Tuesday afternoon. The Caledonia, Liverpool.
The Caledonia is one of the true places in Liverpool. True, in the sense that the commercialised sheen that plagues so many pubs is happily absent here. The tables slightly sticky, the barmaid- ostensibly free from the scrutinising gaze of a manger, gazes passively at her phone, the musicians, whose warming guitars, flutes, and violins emanate from the corner of the room.
The couple, who sit with their newborn three week old son, haggard and pale from disrupted sleep patterns, speak cordially to the curious drunks about their baby, its weight more story than flesh. One of them shouts to no one in particular, “Babies are alright, just don’t go up to 3, pain in the arse.” The couple smile contritely and exchange a knowing look.
The Caledonia is largely the same since its recent decoration, but there are noticeable improvements. Gone are the beer matts that took up one of the walls and the dilapidated decoration, in is the smell of fresh paint and new pieces of artwork for sale: a wholly unoriginal drawing of Marlon Brando as the Godfather on sale for £100, is juxtaposed by an impressive Sydney Pollack imitation and a flattering black and white sketch of Ray Charles.
The musicians appear to be just playing for their own pleasure; according to the pub’s faux hap- dashed monthly schedule, there is no band playing tonight. They launch into a rip-roaring rendition of “Sunny Afternoon” by The Kinks and the pub’s drinkers revel in the song’s tale, told from the point of view of a tax-dodging, wife-abusing scoundrel, something which the owners of many of the aforementioned ‘chain pubs’ would possibly know something about (paying their chosen rate of tax or tormenting their wives, most are presumably guilty of at least one at the top of the corporate world).
When one goes to a Yates or a Weatherspoon’s on a Tuesday afternoon, a far bleaker picture can be seen. The bar staff always seem overworked, very serious and the pubs posses an industrial off-putting atmosphere that I can’t quite put my finger on. You can see the steam escape from dishwashers in backrooms, staff dedicated to collecting glasses and wiping down rows and rows of identical tables, leaving behind an unpleasing smell of cheap sterile disinfectant, smoking areas that seem a reluctant afterthought that entail the company of an overweight bouncer who looks appropriately depressed, holding the door open for you to dispel the monotony of his job of largely just standing there. All of these factors, alongside the once neatly laminated and now battered corporate food and drink menus, serve to put one in a position of unease because of the lack of authenticity, character and as cliche as its sounds, the absence of heart.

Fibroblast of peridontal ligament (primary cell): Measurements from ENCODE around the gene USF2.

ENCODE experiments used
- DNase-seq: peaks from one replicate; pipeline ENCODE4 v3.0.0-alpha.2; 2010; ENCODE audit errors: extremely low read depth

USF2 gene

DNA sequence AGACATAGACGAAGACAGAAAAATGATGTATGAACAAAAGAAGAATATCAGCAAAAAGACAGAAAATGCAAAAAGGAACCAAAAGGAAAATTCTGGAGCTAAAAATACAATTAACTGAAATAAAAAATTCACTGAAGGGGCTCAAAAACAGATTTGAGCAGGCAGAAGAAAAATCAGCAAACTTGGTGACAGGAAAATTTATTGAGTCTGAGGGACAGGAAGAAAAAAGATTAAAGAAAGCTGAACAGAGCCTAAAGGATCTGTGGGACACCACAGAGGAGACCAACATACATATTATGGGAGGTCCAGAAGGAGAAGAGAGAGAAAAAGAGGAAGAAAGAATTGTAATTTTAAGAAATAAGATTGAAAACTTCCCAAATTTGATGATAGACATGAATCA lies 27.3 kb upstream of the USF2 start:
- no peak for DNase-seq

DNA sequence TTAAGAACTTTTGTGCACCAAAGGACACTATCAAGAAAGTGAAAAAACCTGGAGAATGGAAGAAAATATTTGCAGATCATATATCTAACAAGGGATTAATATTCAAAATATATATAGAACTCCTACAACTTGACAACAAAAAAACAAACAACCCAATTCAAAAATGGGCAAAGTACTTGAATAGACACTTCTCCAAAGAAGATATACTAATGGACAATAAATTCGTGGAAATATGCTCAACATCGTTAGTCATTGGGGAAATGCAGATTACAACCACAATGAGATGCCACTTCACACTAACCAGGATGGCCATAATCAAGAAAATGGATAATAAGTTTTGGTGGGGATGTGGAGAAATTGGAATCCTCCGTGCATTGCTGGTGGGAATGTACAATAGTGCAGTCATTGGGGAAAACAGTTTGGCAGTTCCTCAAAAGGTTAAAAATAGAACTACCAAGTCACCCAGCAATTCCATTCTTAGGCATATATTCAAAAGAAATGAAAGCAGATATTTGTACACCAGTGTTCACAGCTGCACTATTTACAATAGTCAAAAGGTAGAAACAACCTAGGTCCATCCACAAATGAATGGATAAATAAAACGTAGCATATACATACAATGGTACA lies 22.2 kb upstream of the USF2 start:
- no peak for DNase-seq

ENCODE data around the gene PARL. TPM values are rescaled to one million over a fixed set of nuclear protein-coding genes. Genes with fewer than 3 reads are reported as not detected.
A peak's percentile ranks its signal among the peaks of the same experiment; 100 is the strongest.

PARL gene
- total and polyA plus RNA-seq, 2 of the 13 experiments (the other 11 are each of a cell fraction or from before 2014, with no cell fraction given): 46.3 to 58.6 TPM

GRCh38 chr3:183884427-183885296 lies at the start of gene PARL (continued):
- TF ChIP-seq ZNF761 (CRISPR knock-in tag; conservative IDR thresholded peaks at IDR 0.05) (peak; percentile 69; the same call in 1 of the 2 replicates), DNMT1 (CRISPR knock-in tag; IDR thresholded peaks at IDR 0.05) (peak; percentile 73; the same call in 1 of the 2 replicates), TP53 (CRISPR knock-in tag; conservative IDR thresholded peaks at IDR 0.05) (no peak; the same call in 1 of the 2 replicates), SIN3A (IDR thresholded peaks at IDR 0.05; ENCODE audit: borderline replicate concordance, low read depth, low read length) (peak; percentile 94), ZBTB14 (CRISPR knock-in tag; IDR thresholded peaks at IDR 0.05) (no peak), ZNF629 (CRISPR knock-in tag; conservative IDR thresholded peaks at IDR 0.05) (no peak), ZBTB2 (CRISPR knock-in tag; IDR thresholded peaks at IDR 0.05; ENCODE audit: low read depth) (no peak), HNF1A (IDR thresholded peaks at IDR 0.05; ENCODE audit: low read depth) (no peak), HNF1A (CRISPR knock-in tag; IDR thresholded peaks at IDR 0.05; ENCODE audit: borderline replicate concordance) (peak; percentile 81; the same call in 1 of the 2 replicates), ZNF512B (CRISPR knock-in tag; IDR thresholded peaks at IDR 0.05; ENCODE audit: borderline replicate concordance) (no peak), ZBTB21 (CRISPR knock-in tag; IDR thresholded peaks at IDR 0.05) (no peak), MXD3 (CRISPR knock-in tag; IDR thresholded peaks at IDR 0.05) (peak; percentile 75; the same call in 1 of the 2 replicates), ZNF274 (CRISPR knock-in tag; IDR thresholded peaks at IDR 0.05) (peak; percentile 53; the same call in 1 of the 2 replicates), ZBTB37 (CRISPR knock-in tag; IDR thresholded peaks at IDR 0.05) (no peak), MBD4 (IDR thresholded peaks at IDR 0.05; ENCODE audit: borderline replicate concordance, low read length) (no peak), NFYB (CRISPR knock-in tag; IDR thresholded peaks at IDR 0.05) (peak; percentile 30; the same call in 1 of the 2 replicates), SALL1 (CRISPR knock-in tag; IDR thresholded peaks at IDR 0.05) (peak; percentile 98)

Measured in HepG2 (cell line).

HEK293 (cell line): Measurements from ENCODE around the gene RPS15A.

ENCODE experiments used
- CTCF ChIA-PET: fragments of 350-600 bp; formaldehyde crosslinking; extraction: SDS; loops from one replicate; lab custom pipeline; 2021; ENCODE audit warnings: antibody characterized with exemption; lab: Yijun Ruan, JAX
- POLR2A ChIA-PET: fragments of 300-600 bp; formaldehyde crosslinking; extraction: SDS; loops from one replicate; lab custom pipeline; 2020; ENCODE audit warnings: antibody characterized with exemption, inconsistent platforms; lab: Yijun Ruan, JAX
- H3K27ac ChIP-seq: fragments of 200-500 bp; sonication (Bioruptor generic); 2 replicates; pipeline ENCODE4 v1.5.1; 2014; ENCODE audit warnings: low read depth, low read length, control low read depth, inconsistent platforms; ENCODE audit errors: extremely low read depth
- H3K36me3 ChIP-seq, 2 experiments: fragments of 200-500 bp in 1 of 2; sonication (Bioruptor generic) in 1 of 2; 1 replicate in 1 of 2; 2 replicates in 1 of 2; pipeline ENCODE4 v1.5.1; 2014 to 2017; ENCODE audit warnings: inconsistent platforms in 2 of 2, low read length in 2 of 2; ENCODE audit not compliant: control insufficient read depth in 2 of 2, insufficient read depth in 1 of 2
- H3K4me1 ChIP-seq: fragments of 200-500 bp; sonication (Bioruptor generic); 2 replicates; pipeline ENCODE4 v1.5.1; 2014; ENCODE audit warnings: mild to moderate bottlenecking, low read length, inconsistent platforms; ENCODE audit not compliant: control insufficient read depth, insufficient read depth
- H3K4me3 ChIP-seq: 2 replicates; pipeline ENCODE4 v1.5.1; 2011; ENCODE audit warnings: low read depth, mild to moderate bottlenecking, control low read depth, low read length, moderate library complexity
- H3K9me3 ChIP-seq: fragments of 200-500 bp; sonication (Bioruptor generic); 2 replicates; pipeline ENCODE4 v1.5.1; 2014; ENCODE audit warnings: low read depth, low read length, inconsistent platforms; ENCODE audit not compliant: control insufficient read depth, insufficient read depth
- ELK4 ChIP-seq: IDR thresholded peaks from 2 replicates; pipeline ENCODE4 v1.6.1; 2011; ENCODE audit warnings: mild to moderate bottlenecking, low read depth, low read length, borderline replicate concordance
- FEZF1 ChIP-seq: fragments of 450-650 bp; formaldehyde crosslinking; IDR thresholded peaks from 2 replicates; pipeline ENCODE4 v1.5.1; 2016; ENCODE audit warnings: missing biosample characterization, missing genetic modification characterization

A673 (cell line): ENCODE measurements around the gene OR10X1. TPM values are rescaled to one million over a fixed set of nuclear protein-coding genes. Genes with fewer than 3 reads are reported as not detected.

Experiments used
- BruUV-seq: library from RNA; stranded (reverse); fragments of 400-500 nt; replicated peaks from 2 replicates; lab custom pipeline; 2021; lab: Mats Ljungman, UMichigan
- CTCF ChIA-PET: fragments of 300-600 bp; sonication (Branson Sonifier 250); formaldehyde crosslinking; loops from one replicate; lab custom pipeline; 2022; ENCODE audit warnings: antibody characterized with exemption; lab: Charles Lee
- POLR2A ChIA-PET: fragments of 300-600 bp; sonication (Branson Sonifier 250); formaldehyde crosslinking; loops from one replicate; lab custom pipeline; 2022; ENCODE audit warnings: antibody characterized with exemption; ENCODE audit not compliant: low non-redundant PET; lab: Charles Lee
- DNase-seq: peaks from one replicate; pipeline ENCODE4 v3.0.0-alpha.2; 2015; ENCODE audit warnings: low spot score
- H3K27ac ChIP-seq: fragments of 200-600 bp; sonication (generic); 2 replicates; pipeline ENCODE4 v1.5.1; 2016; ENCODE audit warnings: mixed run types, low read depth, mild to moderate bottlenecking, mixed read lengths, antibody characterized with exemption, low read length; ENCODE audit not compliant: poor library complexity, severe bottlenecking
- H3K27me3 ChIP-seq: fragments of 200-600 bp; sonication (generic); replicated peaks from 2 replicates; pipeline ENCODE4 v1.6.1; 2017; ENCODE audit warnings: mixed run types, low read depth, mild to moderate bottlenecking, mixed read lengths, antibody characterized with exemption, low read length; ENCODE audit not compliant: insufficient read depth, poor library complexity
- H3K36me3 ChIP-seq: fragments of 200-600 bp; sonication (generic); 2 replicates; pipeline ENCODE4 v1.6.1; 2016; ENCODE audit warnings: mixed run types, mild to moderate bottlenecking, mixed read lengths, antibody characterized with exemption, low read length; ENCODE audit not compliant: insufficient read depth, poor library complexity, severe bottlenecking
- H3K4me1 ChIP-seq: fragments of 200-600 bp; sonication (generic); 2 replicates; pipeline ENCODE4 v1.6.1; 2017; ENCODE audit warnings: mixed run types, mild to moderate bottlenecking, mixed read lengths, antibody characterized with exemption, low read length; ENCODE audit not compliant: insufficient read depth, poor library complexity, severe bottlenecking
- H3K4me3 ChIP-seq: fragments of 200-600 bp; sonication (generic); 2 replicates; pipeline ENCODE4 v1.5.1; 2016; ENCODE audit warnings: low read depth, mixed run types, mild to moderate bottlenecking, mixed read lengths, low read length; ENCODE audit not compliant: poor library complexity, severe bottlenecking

In the Caledonia, and the pubs of its ilk, one can expect to be drawn into a conversation, see the regulars ramble boorishly at patient barmaids and overhear conversations that indicate the patrons have more interesting lives and tales to tell of than their fellow drinkers down at the chain pubs. Not that chain pubs do not have their use: one sometimes finds that they need to ‘catch up’ quickly and cheaply with their chosen company for the evening’s expected drunkenness and debauchery, or that you find yourself stranded in town by the long walk home and require cheap frozen food to be reheated by the chain’s self-proclaimed ‘chef’. But aside from this, chain pubs should be ignored at all costs by the drinking public. A chain is not ‘the local’ because the decisions that drive its choice of drinks, events and decor, are made not in the backroom of the pub itself but rather in an office, probably a glass monolithic one, in which the every owned pub across the country adheres to roughly the same standards. The decisions are made based on the numbers, averages and projections rather than the far braver and pluckier independent pub owner’s intuition.